Beli’s Sazón has been on the road since 2017, but somehow I didn’t manage to stumble across it until late last year. When I finally did, I discovered what I’m pretty sure is the only truck in the area specializing in Colombian street food.
I also discovered a hidden gem that doesn’t get the Instagram love it deserves. (Can something that’s constantly on the move be called a hidden gem?) Everything I sampled on that visit was as good as or better than anything I’ve had in a brick-and-mortar restaurant.
It was all so good, in fact, that I knew I had to track the truck down again for a follow-up visit. Purely in the interest of research, you understand.
The summary conclusion of my research: Order whatever you like, you can’t go wrong.
Oh, you want details? OK, here goes:
Colombian-style empanadas are made with white cornmeal dough (they get their golden color from a spice blend), fried to a crisp, blistery turn. They’re available with your choice of chicken or beef filling, both succulent and redolent of cumin and garlic. I’d be hard-pressed to pick a favorite. They’re relatively small (classic street vendor hand-pie size), and they’re only $2 each. Go ahead and get one of each, and decide for yourself.
Beli’s street food version of patacon pisao, fried green plantain “cups” with a variety of filling options (try the cheese), are served four to an order. If you took my advice and got one of each empanada filling, try the cheese patacon.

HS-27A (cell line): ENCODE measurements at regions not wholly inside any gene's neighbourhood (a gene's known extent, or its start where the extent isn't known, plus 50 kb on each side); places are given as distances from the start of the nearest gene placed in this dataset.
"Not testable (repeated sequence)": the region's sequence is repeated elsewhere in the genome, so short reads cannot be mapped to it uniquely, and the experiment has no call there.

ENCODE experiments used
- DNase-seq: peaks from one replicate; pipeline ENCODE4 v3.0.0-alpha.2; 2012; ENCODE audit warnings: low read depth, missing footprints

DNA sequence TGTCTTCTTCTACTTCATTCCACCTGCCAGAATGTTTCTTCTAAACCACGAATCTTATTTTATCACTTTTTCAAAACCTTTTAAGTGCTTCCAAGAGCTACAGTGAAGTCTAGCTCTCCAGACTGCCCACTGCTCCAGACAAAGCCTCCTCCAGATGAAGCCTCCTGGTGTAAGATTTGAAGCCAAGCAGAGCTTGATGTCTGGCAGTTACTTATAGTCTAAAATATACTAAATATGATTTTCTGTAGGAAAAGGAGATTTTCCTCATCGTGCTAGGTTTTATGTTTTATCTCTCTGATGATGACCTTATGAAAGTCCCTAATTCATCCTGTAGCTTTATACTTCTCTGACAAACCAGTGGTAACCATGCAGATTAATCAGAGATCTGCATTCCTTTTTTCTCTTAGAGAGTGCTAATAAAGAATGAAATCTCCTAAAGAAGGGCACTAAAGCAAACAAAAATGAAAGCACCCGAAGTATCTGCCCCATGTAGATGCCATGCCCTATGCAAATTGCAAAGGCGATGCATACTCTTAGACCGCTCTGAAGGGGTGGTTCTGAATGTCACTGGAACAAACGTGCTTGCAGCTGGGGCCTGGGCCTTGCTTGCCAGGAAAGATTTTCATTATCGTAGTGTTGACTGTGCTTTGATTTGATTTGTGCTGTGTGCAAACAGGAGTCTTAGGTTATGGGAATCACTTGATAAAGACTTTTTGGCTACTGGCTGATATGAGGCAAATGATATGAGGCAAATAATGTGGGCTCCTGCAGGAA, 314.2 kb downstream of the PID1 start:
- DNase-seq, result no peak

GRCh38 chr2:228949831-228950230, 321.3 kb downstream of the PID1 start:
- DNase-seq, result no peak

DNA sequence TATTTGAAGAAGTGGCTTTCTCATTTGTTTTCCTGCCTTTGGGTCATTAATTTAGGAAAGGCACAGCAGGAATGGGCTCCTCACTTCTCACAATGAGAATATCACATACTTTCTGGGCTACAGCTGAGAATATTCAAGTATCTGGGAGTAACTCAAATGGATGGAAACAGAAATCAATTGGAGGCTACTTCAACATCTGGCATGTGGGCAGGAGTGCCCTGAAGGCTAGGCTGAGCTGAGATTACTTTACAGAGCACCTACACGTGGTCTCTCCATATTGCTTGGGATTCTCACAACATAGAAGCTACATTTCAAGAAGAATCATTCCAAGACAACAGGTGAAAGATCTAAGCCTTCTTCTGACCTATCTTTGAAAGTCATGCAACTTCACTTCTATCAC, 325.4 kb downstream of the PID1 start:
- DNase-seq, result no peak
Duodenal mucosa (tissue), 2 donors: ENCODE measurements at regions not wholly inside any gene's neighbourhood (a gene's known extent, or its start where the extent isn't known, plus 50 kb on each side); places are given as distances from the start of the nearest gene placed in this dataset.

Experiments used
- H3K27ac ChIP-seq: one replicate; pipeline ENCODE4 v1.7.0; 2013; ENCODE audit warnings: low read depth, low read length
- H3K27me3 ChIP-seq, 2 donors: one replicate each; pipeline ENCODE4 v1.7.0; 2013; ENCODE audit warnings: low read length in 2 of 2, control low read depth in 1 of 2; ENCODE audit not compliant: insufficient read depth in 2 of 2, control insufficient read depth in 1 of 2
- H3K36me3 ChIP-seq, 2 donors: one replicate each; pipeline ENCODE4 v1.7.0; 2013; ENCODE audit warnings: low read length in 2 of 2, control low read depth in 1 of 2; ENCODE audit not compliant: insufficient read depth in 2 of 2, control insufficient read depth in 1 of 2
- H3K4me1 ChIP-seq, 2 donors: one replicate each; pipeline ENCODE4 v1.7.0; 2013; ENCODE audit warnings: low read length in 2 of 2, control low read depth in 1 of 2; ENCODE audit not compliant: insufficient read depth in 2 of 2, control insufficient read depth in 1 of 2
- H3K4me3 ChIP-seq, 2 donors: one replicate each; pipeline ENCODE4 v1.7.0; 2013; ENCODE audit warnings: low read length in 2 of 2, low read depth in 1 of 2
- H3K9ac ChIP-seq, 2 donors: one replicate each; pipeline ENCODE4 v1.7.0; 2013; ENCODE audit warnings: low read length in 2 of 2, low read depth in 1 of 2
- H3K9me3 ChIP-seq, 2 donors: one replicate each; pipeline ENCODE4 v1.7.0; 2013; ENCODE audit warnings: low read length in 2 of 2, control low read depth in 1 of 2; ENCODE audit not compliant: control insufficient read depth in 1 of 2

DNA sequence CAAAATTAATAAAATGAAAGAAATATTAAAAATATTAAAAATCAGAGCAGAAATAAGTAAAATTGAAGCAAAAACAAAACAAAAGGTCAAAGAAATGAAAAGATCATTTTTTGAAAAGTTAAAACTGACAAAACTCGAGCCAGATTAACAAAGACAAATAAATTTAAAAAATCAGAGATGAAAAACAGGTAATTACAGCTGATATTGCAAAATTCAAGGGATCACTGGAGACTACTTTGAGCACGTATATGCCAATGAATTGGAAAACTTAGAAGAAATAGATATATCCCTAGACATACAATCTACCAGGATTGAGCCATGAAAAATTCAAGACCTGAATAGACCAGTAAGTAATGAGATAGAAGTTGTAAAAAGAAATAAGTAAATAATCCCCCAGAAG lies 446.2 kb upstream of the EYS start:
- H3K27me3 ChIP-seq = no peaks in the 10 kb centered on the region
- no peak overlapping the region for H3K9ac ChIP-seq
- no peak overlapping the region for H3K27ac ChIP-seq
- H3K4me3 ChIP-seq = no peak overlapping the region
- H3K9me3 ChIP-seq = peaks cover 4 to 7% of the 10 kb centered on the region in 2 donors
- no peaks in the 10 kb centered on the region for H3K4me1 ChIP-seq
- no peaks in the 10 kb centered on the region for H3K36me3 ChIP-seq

The arepas are first-rate, too. Thick, soft pockets made of corn are cooked on a griddle. They’re split and generously filled with your choice of seven proteins, ranging from vegetarian soy sausage to the mixed arepa, a carnivore’s bonanza of chicken, beef and chorizo.
Whichever you choose, the finishing touches — molten mozzarella and a popular Colombian blend of mayo, ketchup and spices — mean you’ll need plenty of napkins. Try the traditional ham, and you’ll understand why it’s the most popular arepa on the streets of Bogota.
Which happens to be the hometown of Belisario Rengifo Gonzalez (he works the window) and his wife, Clara Ines Duque Rincon (she does most of the cooking). Gonzalez will proudly tell you that, except for the chorizo (which they import from Colombia) they make virtually everything from scratch. That includes grinding their own corn for the masa.
No wonder I can’t stop thinking about those empanadas.
Prices: Empanadas $2, arepas $7-8, patacon piscao $6-8.